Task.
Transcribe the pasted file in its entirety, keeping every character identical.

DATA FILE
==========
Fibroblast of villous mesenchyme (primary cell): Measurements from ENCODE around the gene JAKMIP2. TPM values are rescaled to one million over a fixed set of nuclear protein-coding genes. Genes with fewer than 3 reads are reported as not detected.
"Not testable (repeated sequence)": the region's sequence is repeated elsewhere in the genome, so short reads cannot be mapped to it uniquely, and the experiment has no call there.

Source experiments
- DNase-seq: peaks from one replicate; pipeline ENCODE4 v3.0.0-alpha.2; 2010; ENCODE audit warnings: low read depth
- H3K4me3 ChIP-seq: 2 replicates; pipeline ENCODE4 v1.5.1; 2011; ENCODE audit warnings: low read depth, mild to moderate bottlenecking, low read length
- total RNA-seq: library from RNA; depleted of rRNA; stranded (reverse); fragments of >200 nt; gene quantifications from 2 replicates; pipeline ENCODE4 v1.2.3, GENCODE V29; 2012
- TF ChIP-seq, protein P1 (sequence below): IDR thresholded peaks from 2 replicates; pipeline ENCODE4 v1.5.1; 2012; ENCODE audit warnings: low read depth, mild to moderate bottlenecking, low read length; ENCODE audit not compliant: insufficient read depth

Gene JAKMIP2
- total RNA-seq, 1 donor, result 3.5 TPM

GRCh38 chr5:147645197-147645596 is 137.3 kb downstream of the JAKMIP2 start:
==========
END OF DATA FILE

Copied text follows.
Fibroblast of villous mesenchyme (primary cell): Measurements from ENCODE around the gene JAKMIP2. TPM values are rescaled to one million over a fixed set of nuclear protein-coding genes. Genes with fewer than 3 reads are reported as not detected.
"Not testable (repeated sequence)": the region's sequence is repeated elsewhere in the genome, so short reads cannot be mapped to it uniquely, and the experiment has no call there.

Source experiments
- DNase-seq: peaks from one replicate; pipeline ENCODE4 v3.0.0-alpha.2; 2010; ENCODE audit warnings: low read depth
- H3K4me3 ChIP-seq: 2 replicates; pipeline ENCODE4 v1.5.1; 2011; ENCODE audit warnings: low read depth, mild to moderate bottlenecking, low read length
- total RNA-seq: library from RNA; depleted of rRNA; stranded (reverse); fragments of >200 nt; gene quantifications from 2 replicates; pipeline ENCODE4 v1.2.3, GENCODE V29; 2012
- TF ChIP-seq, protein P1 (sequence below): IDR thresholded peaks from 2 replicates; pipeline ENCODE4 v1.5.1; 2012; ENCODE audit warnings: low read depth, mild to moderate bottlenecking, low read length; ENCODE audit not compliant: insufficient read depth

Gene JAKMIP2
- total RNA-seq, 1 donor, result 3.5 TPM

GRCh38 chr5:147645197-147645596 is 137.3 kb downstream of the JAKMIP2 start: